What helped my recovery..

OK, so here are some events in my life that helped a lot:
1. ROLE MODELS: I met some interesting people who had accepted their life in totality, with no regrets or shame. Kumar, my mentor, was one such person. He had been a flower child (Hippie) and had led a wild life in the west- before returning to India and starting a NGO in the Himalayas. One day, he laughed and casually said: Let me think. My syphilitic brain is bound to come up with a solution… (I don’t know if he ever had syphilis – but for him to just talk like that, was a big thing for me!)
On another occasion, he said very calmly: My family was very confused till I was 20. You see, someday I will return home with a girlfriend and someday I will come home with a boyfriend..
He is no more. He died in 2021. I often think of him with much gratitude because from him I learned that we need not be ashamed of anything- that we can accept and respect ourselves, no matter what the world thinks of us.
Another such encounter was in Uttarkashi (Nehru Institute of Mountaineering): atop a glacier, with cold winds blasting in our face, we stood at attention in front of our very experienced instructor. He said in a matter-of-fact way: Look, feel free to ask questions. I stumble on words like hell. I don’t want you to disappear in a crevasse. Ask questions…
And we did!
Of course, there were many more such people in my life, spanning six decades, who impressed me with their sincerity and their great sense of “To hell with the world!”
2. SETBACKS: In my professional life, around 2001-2, I had some serious setbacks: While working as a consultant, I received some feedback. The feedback itself was quite harmless: Dr Srivastava- you conduct the workshop very well but some of your words are not very clear..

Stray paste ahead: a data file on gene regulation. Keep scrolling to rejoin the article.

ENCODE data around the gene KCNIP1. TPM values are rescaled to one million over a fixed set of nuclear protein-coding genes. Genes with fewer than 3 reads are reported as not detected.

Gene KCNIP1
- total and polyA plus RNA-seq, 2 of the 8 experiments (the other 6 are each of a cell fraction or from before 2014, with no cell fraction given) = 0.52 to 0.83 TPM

Since I had been running away from my stammering and since I was coping with it by denying it and hiding it, I found this feedback very painful (“OMG- they have found out that I stammer! What next?“) and therefore I over-reacted: I just dropped the assignment and came home! (like a whipped puppy!)
But I kept thinking, analyzing, and reviewing my attitude, my situation. After a couple of such episodes, I began to see that the only person who needs to change is I, myself.
Looking back, I realize that I did not deal with these setbacks in a maladaptive manner (tranquillizer, withdrawal, shame, denial). Instead, I displayed some courage- and that set me out on a different path.
3. SPEECH THERAPY: My encounter with speech therapy: Sometime in 2002 I went and had my first (and last) meeting with a very capable SLP in Pune. Till then, as a covert stutterer, I had NEVER talked about stammering with anyone- not even my mother or wife! The interview lasted about 2 hours. At the end, he asked me for his fee- Rs 3 k. I paid him happily, thanked him, and left. I was in a very happy frame of mind since for the first time, I had unburdened myself to someone.
But after about a month, I began to have different thoughts. As I dug deeper into the nature of my problems, I began to see that he (the SLP) could not do very much without my help: it was not like a neurosurgeon, who anesthetizes you and then, without any help from you, operates and removes your brain tumor and you become alright for the rest of your life. More I thought about it, I discovered that as a covert stutterer, I had to take a few decisions and implement them, if I wanted to change my communication, my inner life. Yes, some technical information was needed and all that was available in the public domain freely. This realization slowly but steadily pushed me on the path of self help..
Human change is a non-linear, mysterious process, often spanning decades. WE may learn new information, but implementing it takes time because we are not machines. We evaluate, visulaise, run it through many scenarios in our head, we evaluate others life and take first step only wehn we are ready inside, may be after years. The good news is: we do change after all. You too can.
Sarve santu niramayah..

Post Author: Sachin

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